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Danielle C. Ryan
It's basically "Groundhog Day" but with Christian values, yet I don't think that cheapens the film at all, considering that "Groundhog Day" already had Christian themes in it to begin with; so to complain about this being a knockoff is kind of pointless.
Rather, it takes that established formula of living the same day over and does new things with it, which is always welcome.
The main character, Jason, goes through the same thing, except what he has to confront is the bitterness and disdain he has for the rough patches in his life. This is brought about by the girl he meets, Mack, who propels him toward his journey of trial and error until he gets it right. The chemistry between the characters is believable due to the humorous writing. It's a common thing for reviewers to point out the humor which fails in faith-based films, but I legitimately laughed out loud at some of the scenes. Additionally, the acting is quite good here, particularly so in the more serious moments. The humor can still be cheesy at times, but it's so little that it's easy to overlook at about the 20-minute mark. The chemistry between the leads had to work in order for this to be good, and it did. It was borderline excellent.
The message of forgiveness may have been done plenty of times, but as long as humans exist, there will always be interesting ways to tackle old themes. In the case of "77 Chances," the same applies, and it still feels fresh for doing so. It's also very well paced, and solidly lit with some moments of very good cinematography.
I would definitely recommend this movie to non-Christians because it is competently acted and directed, but I have to give major props to the main actor. He was great. He doesn't deal with his pain in a predictably angry and over-the-top way but rather, he's deeply hurt by his past so his bitterness manifests itself in his life in both obvious and far more subtle ways. The obvious ways are that he's not enthusiastic about his job and not always considerate of others. The subtle ways are that he's actually polite when confronted about the heavy things in his life, even if he suppresses them. This makes a world of a difference in terms of execution.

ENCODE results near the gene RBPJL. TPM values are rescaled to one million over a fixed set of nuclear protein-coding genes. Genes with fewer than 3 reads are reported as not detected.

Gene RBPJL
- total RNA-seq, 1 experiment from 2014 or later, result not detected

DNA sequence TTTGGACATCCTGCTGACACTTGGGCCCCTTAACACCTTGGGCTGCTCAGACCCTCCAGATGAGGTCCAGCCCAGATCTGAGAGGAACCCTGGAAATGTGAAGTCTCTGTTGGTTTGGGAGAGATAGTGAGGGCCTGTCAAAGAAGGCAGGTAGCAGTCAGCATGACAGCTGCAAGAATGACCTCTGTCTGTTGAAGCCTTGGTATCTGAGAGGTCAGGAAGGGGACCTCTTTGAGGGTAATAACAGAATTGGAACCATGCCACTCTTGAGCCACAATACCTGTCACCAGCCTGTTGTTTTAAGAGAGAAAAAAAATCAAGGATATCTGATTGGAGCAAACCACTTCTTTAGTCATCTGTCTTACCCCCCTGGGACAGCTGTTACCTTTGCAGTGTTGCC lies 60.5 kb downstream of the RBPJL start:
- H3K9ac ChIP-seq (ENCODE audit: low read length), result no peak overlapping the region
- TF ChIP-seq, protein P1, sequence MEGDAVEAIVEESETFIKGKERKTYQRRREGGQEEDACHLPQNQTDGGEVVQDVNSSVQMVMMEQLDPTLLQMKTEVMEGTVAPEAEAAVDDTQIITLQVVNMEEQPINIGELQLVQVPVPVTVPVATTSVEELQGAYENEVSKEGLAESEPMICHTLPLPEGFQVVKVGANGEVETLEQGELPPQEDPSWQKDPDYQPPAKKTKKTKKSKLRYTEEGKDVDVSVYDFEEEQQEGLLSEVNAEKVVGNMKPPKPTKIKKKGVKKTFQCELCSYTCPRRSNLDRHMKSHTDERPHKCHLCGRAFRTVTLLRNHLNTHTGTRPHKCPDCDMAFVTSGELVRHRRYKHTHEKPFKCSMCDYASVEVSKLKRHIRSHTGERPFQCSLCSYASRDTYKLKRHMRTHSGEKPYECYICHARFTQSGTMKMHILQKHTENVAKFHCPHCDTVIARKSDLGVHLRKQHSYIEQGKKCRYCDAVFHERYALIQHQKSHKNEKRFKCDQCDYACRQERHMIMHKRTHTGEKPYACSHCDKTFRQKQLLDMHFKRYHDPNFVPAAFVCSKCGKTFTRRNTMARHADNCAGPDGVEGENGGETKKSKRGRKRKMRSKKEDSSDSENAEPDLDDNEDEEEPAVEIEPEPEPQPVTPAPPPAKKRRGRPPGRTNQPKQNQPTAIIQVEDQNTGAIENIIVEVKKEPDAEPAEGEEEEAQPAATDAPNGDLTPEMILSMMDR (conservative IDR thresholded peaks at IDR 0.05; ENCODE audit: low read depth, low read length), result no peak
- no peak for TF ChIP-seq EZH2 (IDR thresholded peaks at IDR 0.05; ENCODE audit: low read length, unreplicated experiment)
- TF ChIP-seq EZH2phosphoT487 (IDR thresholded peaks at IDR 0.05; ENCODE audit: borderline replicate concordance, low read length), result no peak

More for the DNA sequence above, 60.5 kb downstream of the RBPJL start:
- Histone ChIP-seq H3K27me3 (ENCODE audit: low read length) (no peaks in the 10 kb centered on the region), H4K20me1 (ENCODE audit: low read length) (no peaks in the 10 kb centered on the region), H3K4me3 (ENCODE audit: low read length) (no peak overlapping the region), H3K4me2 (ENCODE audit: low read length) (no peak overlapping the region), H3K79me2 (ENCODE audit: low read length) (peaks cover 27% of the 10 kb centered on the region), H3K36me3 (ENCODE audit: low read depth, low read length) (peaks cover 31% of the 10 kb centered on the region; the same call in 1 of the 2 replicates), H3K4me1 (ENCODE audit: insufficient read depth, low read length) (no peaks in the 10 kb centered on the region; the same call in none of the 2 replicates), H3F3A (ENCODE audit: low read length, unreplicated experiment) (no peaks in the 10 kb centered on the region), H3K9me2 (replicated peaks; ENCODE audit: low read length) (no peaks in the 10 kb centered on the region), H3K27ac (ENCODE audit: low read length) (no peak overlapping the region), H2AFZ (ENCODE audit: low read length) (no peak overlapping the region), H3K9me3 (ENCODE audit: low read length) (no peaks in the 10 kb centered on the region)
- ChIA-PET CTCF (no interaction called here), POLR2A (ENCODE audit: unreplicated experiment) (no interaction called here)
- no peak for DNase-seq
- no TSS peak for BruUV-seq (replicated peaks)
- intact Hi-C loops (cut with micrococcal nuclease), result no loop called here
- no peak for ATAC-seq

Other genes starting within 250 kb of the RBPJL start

Another interesting thing to note was how Jason and Mack were opposites. It's not that Jason is shy, but rather lowly and quiet. Mack was the extrovert. These personality types work believably together; and yes, there are extroverted girls out there who initiate contact. They exist. It's happened to me. I didn't entirely buy in to the nerd-girl aspect of Mack's character, but it's a movie. You don't watch this for absolute realism. You watch it for the message and for it be conveyed well enough.
Christian or not, give it a go. I could see even the most cynical viewers enjoying it because the date scenes are actually sweet and funny. There's no denying the effort that was put in to the script for the romantic parts to work. Besides, who doesn't enjoy a good love story?
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